• The relationship of liberty to literacy
  • The love story of Vivian and Grant
  • Grant: the man and the teacher
  • Jefferson: His transformation from “hog” to man
  • Reverend Ambrose, Grant, and the dynamics of faith and doubt
  • The women in Gaines’ novel

I then suggested that we spend our last hour talking about approaches to one or two of these overlapping subjects, focusing particularly on chapters 20-31, the ones we had not discussed.  By common consent, we began with “Grant: the man and the teacher.”  Reminding students that we saw a new Grant emerging at the end of our last session, I asked what evidence they saw of Grant’s effective teaching.  Kadrije mentioned the radio that Grant bought for Jefferson and his defense of this purchase in a confrontation with Reverend Ambrose, who calls it a “sin box” (181).  “So how can we consider a radio a teaching device?” I asked Kadrije.  She responded by reading key quotes from Grant’s defense:  “I found a way to reach him for the first time….He wants something of his own before he dies….The only thing that keeps him from thinking he is not a hog is that radio” (182, 183).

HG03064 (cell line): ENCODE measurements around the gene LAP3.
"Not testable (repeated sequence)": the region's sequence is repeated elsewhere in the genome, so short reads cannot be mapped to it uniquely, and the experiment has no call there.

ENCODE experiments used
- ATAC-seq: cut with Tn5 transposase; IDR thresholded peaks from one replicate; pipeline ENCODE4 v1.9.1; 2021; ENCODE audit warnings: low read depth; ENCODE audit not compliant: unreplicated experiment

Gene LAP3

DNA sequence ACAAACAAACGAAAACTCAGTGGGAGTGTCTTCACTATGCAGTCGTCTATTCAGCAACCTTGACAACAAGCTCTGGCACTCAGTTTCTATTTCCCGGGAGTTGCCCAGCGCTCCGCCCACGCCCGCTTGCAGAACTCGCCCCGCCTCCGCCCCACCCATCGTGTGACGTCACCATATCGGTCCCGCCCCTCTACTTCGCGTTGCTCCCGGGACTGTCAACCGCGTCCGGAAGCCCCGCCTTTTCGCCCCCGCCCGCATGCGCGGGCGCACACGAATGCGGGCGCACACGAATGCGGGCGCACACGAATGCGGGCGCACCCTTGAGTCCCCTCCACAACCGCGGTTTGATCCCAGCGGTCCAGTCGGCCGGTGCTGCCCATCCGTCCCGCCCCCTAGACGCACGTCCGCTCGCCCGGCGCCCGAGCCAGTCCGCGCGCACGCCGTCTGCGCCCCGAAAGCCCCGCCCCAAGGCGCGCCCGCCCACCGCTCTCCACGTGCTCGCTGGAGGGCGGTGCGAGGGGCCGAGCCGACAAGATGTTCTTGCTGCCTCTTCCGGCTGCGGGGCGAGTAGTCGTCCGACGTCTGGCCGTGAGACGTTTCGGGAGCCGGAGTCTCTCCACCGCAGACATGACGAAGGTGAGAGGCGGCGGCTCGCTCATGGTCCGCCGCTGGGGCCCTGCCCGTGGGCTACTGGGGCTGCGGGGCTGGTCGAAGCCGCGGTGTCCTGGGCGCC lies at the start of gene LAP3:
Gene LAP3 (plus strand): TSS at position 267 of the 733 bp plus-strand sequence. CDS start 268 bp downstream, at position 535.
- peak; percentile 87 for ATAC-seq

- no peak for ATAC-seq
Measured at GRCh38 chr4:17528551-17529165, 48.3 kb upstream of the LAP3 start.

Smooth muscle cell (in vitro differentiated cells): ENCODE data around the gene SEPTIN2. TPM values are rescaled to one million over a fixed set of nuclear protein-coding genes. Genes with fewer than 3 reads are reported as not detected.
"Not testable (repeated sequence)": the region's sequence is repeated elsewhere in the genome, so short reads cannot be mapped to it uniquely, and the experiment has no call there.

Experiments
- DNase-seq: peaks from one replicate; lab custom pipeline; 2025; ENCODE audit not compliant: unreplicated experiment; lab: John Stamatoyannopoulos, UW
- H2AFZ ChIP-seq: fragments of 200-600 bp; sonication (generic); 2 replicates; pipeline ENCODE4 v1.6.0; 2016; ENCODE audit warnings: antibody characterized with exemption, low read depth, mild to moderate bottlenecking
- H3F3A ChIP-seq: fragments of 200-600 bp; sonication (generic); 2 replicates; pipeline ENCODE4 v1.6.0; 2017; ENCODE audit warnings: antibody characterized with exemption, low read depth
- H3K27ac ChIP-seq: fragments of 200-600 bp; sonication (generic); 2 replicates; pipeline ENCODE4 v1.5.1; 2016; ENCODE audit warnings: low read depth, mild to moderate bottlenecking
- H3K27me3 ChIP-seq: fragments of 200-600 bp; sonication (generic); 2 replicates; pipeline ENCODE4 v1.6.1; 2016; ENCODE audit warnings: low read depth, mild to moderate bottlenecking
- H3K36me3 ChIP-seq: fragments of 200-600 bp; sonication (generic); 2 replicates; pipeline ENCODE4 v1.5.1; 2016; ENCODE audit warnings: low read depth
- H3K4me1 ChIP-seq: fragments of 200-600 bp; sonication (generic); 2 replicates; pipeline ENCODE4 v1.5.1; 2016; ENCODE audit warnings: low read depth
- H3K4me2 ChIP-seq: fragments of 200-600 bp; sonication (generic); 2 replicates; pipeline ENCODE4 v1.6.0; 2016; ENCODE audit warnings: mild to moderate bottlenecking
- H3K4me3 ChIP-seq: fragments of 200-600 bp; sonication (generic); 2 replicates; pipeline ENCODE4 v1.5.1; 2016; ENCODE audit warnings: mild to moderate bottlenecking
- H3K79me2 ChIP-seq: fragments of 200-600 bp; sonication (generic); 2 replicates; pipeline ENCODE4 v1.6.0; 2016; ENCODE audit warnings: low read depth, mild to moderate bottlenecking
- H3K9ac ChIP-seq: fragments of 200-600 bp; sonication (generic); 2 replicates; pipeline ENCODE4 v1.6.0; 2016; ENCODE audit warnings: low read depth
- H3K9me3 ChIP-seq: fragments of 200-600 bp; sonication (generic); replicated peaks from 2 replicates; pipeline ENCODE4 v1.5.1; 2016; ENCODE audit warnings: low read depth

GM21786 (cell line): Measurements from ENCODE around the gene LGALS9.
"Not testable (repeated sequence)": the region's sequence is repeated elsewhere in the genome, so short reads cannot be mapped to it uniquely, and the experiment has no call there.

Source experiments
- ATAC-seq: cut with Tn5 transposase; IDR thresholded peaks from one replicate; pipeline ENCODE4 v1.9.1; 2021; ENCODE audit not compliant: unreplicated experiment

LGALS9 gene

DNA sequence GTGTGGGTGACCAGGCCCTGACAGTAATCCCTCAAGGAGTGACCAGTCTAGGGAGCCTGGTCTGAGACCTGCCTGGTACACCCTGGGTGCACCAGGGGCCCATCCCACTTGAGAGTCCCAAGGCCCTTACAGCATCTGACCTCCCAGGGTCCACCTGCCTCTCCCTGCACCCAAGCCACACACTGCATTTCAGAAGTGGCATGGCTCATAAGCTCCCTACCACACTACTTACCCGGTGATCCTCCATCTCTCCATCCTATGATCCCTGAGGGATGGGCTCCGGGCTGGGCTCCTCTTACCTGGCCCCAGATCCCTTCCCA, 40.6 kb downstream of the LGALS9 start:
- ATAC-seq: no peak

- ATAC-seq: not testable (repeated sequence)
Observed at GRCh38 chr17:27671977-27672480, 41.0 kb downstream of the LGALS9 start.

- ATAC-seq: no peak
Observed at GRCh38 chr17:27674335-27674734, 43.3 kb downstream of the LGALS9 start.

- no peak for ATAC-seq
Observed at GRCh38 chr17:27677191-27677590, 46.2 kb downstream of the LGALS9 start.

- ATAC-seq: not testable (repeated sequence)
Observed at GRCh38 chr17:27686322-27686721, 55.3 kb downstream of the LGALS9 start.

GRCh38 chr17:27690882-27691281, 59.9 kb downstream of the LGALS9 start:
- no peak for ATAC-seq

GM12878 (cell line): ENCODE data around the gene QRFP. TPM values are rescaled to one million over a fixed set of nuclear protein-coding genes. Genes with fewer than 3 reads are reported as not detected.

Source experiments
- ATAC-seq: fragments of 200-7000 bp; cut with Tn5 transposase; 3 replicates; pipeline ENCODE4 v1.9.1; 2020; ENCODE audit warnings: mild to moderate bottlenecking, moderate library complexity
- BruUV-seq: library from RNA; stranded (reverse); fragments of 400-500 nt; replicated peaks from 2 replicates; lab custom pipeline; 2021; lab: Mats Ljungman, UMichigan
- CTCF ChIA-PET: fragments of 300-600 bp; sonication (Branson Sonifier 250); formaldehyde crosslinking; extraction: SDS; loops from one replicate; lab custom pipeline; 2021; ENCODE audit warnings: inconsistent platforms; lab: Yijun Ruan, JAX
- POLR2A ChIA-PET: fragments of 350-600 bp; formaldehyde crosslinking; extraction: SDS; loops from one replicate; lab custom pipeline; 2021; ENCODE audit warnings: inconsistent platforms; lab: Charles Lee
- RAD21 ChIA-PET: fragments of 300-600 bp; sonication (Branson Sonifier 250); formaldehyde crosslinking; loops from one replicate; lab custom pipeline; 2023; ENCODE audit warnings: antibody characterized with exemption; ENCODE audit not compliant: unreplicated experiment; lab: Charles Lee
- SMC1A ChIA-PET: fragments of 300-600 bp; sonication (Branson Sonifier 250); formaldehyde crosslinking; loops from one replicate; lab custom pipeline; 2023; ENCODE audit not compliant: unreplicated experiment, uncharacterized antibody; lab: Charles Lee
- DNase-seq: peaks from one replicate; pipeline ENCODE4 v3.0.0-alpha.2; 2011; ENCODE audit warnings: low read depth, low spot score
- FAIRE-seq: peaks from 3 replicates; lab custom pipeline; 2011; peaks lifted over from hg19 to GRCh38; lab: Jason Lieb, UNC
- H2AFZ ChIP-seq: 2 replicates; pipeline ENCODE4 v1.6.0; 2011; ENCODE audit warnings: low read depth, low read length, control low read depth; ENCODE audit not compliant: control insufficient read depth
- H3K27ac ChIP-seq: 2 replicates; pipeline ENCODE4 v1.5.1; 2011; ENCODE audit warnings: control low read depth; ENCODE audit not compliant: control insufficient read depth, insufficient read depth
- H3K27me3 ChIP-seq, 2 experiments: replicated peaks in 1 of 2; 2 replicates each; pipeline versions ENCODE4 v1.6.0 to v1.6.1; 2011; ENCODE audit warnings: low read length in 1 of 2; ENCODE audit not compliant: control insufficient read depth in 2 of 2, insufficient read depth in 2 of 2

After commending Kadrije on her insights and evidence, I asked if anyone else could uncover some effective teaching that emerges, rather ironically, from his conflict with Reverend Ambrose.  “You recall,” I said, “that Ambrose wants Grant to teach Jefferson to pray, to kneel; Grant refuses, saying that he has tried to teach him to stand.  But what kinds of teachings does Grant share with Jefferson in the meetings that follow?”  Edita answered, referring to Grant’s lesson about heroism, his teaching Jefferson to be a hero; she then read some key quotes from the lesson: “A hero does for…people he loves because he knows it would make their lives better….You could give something to Emma, to me, to those children in the quarter” (191).  “Can you tell me what Grant has to say about Mr. Farrell’s slingshots?” I asked her.  “It’s a metaphor,” Edita explained; “Farrell turns rough wood into a beautiful slingshot handle; he wants Jefferson to “decide to become something else” (193).  “And what irony does this lesson have, given Grant’s recent fight with the Reverend?”  “Grant speaks like a pastor, teaching about love,” Edita answered.  “And what does Grant tell Jefferson as they walk around the day-room, Jefferson in shackles?”  Edita answered with another quotation from Grant: “I think it’s God that makes people care for people” (223).  Naturally, I had lots of praise for Edita, too.